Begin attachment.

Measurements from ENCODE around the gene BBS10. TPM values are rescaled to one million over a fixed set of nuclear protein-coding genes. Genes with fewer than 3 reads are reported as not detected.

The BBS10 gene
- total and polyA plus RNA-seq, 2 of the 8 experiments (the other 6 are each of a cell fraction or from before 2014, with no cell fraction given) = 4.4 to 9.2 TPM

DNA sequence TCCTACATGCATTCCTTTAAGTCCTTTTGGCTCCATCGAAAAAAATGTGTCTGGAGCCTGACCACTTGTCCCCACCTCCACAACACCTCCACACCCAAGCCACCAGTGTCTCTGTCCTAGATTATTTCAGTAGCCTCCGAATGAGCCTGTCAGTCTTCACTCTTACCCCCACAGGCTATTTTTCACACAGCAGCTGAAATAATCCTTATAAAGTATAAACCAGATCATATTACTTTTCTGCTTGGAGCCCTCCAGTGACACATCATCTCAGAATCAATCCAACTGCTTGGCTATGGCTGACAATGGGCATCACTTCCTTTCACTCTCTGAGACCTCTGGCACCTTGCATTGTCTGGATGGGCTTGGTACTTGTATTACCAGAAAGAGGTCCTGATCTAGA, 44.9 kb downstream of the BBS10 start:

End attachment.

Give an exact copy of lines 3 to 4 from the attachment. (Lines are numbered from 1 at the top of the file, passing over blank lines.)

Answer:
- total and polyA plus RNA-seq, 2 of the 8 experiments (the other 6 are each of a cell fraction or from before 2014, with no cell fraction given) = 4.4 to 9.2 TPM

DNA sequence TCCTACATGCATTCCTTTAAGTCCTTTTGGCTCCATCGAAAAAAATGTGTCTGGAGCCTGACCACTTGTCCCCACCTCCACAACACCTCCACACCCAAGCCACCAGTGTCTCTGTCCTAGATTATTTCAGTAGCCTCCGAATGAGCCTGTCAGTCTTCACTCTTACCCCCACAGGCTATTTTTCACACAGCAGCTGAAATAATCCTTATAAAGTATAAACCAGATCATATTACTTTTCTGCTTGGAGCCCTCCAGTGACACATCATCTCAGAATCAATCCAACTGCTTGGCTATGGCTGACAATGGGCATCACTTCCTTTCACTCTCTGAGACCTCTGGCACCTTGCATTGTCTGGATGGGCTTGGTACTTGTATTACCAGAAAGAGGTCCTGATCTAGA, 44.9 kb downstream of the BBS10 start: